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DragonFlyBSD's Kernel Optimizations Are Paying Off - 3 BSDs & 5 Linux OS Benchmarks On Threadripper

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  • DragonFlyBSD's Kernel Optimizations Are Paying Off - 3 BSDs & 5 Linux OS Benchmarks On Threadripper

    Phoronix: DragonFlyBSD's Kernel Optimizations Are Paying Off - 3 BSDs & 5 Linux OS Benchmarks On Threadripper

    DragonFlyBSD lead developer Matthew Dillon has been working on a big VM rework in the name of performance and other kernel improvements recently. Here is a look at how those DragonFlyBSD 5.5-DEVELOPMENT improvements are paying off compared to DragonFlyBSD 5.4 as well as FreeBSD 12 and five Linux distribution releases. With Dillon using an AMD Ryzen Threadripper system, we used that too for this round of BSD vs. Linux performance benchmarks.

    http://www.phoronix.com/vr.php?view=27932

  • #2
    For the OpenMP workloads, have you tried setting OMP_PROC_BIND to "true"? I have found that this makes a big difference to OpenMP's performance on Threadripper. Unlike the 2950X, I believe the 2990WX can only be operated in NUMA mode, which is what hurts OpenMP's performance.

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    • #3
      That's a lot of improvements. Congrats to the DragonflyBSD devs!

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      • #4
        Originally posted by profoundWHALE View Post
        That's a lot of improvements. Congrats to the DragonflyBSD devs!
        Yeah, it went from being the last in most benchmarks to... being the last in most benchmarks.

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        • #5
          I guess I'm strange, but from my point of view reading through the benchmark scores the comment came to mind, not that Dragonfly BSD had a big improvement in upcoming 5.5, but that ye old basic (boring?) FreeBSD 12 performance "didn't suck" any more compared to Linux for many of those tests. Solid performance numbers there.

          Now if only FreeBSD would get on the ball with getting serious about security and having it not take a back seat to 20 year old compatibility knobs... (which is why HardenedBSD exists).

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          • #6
            Some of these tests results are just impossible to believe outside of a major configuration misshap, that x265 which is extremely cpu bound and heavily assembly optimized would be ~30% faster on FreeBSD compared to Ubuntu 19.04 just makes zero sense.

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            • #7
              Wonder what particular variant of FreeBSD12 was used in test.

              In mid-April, jump from Clang 6.0 to Clang 8.0 happened. 12-RELEASE came out using Clang 6 for system compiler but 12-STABLE has been using Clang 8.0 now. I imagine both perform quite differently.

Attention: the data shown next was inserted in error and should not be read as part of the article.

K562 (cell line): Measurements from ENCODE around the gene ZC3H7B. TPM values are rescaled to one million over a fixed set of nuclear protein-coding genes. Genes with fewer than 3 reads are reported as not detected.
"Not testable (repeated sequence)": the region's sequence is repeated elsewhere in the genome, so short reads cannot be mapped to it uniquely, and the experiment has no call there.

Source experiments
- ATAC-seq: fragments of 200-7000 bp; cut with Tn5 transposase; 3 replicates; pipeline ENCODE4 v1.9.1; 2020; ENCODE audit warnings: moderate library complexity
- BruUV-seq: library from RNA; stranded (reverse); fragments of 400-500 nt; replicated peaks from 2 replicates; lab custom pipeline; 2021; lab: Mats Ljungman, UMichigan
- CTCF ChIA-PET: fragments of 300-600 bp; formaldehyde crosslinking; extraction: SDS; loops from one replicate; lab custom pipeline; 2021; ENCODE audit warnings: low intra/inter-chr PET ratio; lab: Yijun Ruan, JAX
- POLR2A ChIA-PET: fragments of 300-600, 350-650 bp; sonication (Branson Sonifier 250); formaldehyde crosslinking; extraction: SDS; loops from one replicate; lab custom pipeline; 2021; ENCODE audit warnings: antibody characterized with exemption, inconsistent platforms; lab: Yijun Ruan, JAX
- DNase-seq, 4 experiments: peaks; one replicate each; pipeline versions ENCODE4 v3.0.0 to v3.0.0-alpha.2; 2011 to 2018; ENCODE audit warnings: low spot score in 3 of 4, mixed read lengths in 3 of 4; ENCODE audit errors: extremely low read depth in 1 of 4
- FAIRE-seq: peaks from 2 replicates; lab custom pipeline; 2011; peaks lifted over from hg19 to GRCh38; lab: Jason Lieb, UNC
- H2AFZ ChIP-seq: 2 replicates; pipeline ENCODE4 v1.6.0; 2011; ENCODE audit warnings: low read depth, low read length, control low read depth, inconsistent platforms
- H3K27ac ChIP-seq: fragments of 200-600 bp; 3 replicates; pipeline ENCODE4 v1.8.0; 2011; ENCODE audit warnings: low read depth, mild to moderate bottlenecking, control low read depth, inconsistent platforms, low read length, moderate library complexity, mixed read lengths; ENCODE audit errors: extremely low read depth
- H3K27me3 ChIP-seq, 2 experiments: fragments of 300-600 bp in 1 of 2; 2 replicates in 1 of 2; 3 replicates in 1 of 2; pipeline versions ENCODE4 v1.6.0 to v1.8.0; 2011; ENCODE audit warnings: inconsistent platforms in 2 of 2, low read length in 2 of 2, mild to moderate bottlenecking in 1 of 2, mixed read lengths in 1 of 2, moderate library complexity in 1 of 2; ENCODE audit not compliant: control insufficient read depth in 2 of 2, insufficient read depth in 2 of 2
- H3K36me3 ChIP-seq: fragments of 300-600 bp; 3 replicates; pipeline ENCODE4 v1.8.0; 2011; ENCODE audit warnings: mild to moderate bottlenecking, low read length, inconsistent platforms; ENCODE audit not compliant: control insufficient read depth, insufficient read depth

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              • #8
                Originally posted by stormcrow View Post
                old basic (boring?) FreeBSD 12 performance "didn't suck" any more compared to Linux for many of those tests. Solid performance numbers there.
                It seems they did a good thing by moving to clang. It may also depend on tests selection. What's funny it sucks in bsd licensed postgreSQL.

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                • #9
                  Originally posted by stormcrow View Post
                  I guess I'm strange, but from my point of view reading through the benchmark scores the comment came to mind, not that Dragonfly BSD had a big improvement in upcoming 5.5, but that ye old basic (boring?) FreeBSD 12 performance "didn't suck" any more compared to Linux for many of those tests. Solid performance numbers there.

                  Now if only FreeBSD would get on the ball with getting serious about security and having it not take a back seat to 20 year old compatibility knobs... (which is why HardenedBSD exists).
                  You seem to totally miss the point of hardenedbsd. It's a fork so they can 'be innovative' (their words) with security. Freebsd is very conservative so doing this in freebsd's kernel is a no-go. Once valid code is proven it likely makes it into freebsd in a future release.

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                  • #10
                    Originally posted by Bsdisbetter View Post

                    You seem to totally miss the point of hardenedbsd. It's a fork so they can 'be innovative' (their words) with security. Freebsd is very conservative so doing this in freebsd's kernel is a no-go. Once valid code is proven it likely makes it into freebsd in a future release.

                    No I haven't missed the point of HardenedBSD at all. In fact I purposely pointed out why it exists, which you apparently ignored. I simply disagree with FreeBSD's problematic stance on conservative compatibility at the expense of the security of the entire platform.

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